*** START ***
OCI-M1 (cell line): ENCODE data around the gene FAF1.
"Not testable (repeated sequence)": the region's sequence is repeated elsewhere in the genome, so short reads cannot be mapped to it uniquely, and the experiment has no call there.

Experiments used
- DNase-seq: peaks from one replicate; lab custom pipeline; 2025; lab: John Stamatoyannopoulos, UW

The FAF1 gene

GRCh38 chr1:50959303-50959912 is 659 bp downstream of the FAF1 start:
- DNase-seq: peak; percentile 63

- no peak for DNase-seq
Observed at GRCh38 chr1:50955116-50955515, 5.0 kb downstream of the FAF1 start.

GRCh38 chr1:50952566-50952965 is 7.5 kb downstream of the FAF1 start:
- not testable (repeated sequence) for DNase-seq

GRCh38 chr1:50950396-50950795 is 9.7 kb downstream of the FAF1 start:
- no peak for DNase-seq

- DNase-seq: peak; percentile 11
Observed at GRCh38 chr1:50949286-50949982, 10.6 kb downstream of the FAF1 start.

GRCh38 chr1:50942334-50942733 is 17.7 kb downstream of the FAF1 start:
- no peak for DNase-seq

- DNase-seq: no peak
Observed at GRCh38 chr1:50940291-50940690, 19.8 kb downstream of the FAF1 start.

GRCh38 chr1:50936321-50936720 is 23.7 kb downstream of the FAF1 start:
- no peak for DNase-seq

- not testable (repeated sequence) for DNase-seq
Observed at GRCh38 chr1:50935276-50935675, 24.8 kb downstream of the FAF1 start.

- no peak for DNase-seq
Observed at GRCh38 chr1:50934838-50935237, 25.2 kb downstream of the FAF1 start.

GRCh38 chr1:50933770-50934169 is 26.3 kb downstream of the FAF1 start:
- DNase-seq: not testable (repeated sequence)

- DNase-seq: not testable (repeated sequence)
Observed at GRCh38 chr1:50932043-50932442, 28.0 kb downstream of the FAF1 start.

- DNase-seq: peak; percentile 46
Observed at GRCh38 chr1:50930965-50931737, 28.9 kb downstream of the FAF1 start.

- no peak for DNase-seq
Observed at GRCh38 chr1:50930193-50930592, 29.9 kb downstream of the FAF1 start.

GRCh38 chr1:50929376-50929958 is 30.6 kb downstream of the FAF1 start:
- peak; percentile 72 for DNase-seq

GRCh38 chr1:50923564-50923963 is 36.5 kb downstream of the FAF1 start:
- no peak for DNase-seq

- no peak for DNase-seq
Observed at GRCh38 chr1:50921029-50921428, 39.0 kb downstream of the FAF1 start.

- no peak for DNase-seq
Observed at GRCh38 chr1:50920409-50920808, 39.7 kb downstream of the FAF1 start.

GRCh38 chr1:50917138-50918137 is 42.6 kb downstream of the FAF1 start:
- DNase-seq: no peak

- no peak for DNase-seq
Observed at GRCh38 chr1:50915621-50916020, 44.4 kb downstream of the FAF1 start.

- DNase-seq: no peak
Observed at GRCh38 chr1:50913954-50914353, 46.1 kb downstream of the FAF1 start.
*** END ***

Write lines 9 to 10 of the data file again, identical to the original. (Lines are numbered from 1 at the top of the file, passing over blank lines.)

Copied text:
Observed at GRCh38 chr1:50955116-50955515, 5.0 kb downstream of the FAF1 start.

GRCh38 chr1:50952566-50952965 is 7.5 kb downstream of the FAF1 start: